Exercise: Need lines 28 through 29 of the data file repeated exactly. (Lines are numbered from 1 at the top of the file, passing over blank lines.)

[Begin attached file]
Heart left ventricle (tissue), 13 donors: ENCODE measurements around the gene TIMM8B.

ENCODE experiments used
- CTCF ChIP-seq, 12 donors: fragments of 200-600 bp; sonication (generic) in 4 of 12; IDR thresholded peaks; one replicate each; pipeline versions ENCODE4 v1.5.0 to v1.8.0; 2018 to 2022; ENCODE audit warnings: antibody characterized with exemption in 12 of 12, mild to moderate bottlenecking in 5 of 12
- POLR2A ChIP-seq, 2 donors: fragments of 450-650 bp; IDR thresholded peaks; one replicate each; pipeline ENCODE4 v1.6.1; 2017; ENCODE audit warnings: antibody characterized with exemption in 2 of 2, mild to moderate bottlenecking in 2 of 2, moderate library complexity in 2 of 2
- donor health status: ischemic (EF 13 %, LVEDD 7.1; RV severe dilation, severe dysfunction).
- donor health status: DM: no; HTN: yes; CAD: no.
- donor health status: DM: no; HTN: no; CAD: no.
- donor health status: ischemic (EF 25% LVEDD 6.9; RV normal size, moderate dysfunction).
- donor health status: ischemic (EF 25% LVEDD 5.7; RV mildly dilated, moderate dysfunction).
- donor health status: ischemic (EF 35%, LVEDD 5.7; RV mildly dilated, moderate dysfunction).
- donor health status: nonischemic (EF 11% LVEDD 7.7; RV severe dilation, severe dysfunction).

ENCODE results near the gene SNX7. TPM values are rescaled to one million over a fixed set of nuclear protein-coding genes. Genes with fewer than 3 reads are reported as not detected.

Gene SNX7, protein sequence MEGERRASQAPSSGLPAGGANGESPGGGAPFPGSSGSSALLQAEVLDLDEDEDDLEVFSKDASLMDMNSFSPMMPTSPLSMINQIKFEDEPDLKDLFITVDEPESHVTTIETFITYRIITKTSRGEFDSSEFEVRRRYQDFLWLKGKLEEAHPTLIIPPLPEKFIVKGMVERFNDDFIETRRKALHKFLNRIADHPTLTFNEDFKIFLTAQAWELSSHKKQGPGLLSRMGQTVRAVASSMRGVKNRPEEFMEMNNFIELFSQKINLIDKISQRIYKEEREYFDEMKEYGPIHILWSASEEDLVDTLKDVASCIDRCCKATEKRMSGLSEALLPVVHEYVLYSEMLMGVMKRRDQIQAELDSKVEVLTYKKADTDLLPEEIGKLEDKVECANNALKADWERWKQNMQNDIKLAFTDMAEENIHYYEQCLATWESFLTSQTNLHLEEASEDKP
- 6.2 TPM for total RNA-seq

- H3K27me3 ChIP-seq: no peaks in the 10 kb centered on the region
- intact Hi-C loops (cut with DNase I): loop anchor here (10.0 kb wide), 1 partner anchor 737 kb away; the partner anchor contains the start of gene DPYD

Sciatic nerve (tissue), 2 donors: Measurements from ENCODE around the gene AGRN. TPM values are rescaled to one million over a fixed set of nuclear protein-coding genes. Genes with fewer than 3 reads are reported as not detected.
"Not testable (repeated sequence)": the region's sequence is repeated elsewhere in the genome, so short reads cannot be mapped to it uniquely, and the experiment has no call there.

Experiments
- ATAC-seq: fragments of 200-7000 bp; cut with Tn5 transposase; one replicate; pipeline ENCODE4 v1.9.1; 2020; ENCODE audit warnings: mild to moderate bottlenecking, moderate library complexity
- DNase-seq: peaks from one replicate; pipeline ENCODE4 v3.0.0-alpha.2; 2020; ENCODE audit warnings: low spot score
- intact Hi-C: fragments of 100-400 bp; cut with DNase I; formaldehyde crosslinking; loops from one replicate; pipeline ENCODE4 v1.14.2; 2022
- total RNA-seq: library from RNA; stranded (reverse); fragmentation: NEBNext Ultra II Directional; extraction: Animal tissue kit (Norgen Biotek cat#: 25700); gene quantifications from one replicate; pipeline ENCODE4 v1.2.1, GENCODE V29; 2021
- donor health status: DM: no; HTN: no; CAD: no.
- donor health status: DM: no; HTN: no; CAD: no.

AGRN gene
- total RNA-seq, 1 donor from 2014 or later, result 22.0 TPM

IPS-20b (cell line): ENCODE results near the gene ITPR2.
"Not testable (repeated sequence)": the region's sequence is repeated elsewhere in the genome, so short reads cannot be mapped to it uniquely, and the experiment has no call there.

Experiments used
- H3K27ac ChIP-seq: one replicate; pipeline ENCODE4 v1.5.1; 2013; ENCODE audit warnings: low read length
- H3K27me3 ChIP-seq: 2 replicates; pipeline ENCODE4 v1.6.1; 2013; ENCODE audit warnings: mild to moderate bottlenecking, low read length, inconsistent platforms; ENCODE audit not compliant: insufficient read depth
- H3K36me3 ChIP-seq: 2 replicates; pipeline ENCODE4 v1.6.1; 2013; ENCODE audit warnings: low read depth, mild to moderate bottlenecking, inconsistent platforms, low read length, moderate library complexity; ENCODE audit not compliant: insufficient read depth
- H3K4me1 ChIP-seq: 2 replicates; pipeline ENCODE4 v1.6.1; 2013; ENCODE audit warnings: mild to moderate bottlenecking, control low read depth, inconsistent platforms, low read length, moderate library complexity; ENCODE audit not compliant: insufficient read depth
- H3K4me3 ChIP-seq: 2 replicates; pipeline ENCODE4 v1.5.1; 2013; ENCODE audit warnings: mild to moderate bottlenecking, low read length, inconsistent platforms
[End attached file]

IPS-20b (cell line): ENCODE results near the gene ITPR2.
"Not testable (repeated sequence)": the region's sequence is repeated elsewhere in the genome, so short reads cannot be mapped to it uniquely, and the experiment has no call there.